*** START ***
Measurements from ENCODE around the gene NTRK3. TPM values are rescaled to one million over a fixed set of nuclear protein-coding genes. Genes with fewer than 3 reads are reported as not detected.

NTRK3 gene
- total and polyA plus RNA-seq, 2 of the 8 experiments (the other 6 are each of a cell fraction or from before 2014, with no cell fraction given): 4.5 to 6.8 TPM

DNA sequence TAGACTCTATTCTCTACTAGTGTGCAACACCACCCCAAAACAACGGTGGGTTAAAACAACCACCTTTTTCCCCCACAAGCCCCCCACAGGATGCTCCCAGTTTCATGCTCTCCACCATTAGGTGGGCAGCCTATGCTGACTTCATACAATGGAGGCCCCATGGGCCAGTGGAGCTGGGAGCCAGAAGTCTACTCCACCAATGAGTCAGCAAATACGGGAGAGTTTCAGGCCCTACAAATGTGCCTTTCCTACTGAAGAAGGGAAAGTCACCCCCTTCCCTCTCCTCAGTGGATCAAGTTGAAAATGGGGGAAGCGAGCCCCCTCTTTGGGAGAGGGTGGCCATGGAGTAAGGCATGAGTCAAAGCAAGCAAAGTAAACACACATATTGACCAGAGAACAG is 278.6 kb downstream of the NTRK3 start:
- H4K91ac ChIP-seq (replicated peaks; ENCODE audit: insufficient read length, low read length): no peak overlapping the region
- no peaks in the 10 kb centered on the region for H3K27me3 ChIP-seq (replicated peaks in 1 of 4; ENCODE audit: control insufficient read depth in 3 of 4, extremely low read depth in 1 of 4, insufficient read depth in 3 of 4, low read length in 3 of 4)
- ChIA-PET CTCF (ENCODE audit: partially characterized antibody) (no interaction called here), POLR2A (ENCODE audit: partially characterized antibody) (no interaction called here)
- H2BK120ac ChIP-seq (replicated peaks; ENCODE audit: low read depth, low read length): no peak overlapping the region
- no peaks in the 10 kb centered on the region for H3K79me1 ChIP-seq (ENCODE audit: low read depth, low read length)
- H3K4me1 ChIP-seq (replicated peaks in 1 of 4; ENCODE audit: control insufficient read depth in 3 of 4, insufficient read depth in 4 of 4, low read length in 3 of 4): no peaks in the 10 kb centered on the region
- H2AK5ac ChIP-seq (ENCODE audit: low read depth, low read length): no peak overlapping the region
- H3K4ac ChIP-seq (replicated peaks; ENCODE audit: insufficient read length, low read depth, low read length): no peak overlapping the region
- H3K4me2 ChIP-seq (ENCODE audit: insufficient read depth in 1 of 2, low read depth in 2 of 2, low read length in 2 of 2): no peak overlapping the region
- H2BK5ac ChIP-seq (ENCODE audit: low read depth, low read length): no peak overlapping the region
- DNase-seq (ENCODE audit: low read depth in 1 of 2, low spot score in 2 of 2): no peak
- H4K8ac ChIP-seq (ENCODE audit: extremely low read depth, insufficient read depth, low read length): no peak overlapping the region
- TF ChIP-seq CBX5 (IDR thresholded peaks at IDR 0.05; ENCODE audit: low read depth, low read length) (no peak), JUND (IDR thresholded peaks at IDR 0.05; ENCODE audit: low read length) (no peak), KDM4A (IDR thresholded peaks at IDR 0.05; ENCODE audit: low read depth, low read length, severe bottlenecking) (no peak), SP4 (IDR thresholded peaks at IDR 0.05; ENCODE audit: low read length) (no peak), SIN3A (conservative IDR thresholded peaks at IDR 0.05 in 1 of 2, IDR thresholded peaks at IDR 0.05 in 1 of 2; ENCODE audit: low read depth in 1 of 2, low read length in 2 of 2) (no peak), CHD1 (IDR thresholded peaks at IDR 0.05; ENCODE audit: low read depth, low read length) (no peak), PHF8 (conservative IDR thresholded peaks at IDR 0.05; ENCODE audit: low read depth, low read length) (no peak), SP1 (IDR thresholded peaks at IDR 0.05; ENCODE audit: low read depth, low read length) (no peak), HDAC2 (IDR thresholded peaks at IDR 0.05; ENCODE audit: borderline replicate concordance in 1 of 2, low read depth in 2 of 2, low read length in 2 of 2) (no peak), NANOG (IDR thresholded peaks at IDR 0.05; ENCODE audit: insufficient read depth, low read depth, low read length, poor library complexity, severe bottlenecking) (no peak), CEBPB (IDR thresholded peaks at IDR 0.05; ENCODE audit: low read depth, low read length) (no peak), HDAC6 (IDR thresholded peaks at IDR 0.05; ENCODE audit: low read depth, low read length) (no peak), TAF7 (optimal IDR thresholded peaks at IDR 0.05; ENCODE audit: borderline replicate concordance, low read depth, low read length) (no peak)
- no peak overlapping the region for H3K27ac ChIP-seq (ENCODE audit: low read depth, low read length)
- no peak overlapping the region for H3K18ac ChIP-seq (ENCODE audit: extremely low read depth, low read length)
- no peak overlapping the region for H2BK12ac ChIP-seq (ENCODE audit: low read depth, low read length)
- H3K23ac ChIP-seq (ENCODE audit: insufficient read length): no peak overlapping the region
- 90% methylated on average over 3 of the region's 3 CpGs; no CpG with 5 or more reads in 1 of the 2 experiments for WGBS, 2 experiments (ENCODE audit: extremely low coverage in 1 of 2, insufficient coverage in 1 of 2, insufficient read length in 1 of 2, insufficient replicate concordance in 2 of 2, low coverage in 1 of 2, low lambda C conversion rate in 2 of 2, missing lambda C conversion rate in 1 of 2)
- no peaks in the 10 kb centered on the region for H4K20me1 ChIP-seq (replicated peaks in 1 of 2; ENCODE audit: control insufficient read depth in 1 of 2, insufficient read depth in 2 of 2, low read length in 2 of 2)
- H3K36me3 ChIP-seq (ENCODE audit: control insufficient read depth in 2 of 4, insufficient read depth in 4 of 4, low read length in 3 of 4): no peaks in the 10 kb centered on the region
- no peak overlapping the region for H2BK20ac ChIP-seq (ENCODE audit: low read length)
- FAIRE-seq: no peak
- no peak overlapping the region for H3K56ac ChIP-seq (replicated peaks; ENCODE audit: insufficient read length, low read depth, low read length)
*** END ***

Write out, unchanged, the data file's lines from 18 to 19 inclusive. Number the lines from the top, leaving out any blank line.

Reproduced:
- no peak overlapping the region for H3K27ac ChIP-seq (ENCODE audit: low read depth, low read length)
- no peak overlapping the region for H3K18ac ChIP-seq (ENCODE audit: extremely low read depth, low read length)